No evidence of handling‐induced mortality in Serengeti's African wild dog population
Journal article, Peer reviewed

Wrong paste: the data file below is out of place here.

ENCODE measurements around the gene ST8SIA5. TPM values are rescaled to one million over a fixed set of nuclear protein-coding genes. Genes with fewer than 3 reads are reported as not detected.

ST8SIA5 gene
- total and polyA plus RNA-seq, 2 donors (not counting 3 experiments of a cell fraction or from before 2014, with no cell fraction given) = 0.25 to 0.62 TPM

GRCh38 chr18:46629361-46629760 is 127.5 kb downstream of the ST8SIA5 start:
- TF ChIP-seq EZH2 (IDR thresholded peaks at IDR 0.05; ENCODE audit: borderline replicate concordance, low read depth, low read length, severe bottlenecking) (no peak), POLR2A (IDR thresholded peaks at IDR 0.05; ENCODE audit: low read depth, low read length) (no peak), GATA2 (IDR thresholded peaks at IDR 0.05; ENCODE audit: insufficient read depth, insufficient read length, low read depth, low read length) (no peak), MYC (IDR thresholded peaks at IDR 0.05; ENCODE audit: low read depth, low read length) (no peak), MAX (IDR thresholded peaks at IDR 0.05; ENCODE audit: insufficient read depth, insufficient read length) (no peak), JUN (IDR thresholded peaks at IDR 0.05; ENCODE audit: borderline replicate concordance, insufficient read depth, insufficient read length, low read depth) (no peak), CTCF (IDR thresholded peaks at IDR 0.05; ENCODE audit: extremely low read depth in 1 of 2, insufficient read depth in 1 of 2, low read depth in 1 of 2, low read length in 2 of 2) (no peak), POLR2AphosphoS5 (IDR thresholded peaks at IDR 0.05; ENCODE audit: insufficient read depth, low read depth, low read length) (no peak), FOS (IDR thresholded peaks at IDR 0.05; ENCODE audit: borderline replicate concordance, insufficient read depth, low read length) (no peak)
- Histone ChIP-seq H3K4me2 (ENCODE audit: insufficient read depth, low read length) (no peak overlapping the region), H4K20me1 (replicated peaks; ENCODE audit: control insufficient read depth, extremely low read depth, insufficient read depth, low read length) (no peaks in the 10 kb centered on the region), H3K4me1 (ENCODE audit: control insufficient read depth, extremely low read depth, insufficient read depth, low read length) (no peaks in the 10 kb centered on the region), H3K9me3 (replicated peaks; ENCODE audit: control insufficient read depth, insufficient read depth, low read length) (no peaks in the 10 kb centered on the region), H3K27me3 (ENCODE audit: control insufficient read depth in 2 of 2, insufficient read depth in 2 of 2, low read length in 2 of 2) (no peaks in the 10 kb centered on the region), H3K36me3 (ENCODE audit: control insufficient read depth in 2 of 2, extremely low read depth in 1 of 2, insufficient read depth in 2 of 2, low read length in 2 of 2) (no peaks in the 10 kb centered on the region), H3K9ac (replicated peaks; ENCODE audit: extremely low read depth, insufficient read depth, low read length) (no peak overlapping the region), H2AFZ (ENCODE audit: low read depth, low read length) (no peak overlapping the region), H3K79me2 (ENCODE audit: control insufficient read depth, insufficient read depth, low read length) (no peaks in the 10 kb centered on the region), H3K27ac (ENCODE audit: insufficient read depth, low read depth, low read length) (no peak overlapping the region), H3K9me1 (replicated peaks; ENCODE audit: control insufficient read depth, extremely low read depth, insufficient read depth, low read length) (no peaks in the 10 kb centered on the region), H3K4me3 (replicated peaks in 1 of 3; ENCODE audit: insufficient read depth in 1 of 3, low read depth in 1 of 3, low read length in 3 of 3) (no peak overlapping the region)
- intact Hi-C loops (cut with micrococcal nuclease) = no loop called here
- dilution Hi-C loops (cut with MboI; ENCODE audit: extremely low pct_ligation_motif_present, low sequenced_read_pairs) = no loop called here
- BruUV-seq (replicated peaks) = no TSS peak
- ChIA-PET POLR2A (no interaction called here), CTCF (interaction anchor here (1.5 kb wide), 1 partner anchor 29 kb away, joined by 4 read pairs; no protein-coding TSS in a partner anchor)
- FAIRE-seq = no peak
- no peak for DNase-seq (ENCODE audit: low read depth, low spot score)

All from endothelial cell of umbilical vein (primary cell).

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The disappearance of an endangered African wild dog population from Serengeti National Park (SNP) led to international debate centered around one question: were researchers to blame? The “Burrows' hypothesis” postulated that stress induced by research‐related immobilization and handling reactivated a latent rabies virus, eliminating the population. Insufficient data inhibited hypothesis testing, but since wild dogs persisted alongside SNP and have been studied since 2005, the hypothesis can be tested 25 years after its proposition. To be supported, wild dog immobilization interventions should have resulted in high mortality rates. However, 87.6% of 121 handled wild dogs (2006–2016) survived >12 months post‐handling. Some argued that viral reactivation would necessitate long‐term stress. Following immobilization, 67 animals were captured, transported, and held in a translocation enclosure. Despite the longer‐term stress, 95.5% survived >12 months. Furthermore, the stable number of wild dog packs in the ecosystem over the past decade, and lack of recolonization of SNP, strongly oppose Burrows' hypothesis. Instead, factors such as heightened levels of interspecific competition are likely to have contributed to the wild dog disappearance and subsequent avoidance of the Serengeti plains. Handling and radio telemetry are invaluable when studying elusive endangered species, yielding information pertinent to their conservation and management, and had no effect on Serengeti wild dog survival.